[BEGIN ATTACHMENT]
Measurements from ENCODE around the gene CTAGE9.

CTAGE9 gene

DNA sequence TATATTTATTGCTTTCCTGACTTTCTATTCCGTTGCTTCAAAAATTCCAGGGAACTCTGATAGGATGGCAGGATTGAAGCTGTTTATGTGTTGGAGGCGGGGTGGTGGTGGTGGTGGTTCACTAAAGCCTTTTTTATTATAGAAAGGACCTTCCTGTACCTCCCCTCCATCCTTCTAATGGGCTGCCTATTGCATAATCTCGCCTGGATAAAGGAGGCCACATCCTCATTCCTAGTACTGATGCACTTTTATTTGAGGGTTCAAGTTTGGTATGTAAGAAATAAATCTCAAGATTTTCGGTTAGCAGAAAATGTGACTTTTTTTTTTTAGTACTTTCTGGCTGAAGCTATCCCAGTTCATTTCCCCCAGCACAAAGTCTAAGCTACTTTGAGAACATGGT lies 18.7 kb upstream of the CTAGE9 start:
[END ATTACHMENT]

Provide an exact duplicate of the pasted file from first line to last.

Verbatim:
Measurements from ENCODE around the gene CTAGE9.

CTAGE9 gene

DNA sequence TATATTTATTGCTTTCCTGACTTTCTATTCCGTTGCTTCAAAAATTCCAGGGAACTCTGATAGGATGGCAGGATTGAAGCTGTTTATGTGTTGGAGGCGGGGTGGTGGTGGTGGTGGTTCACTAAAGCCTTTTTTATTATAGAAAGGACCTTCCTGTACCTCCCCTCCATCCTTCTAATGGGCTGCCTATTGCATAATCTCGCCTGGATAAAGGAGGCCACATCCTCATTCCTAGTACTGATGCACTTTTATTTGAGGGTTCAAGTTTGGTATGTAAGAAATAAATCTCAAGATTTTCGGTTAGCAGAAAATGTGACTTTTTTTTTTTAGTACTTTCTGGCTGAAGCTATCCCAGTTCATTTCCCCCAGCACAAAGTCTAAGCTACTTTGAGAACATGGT lies 18.7 kb upstream of the CTAGE9 start: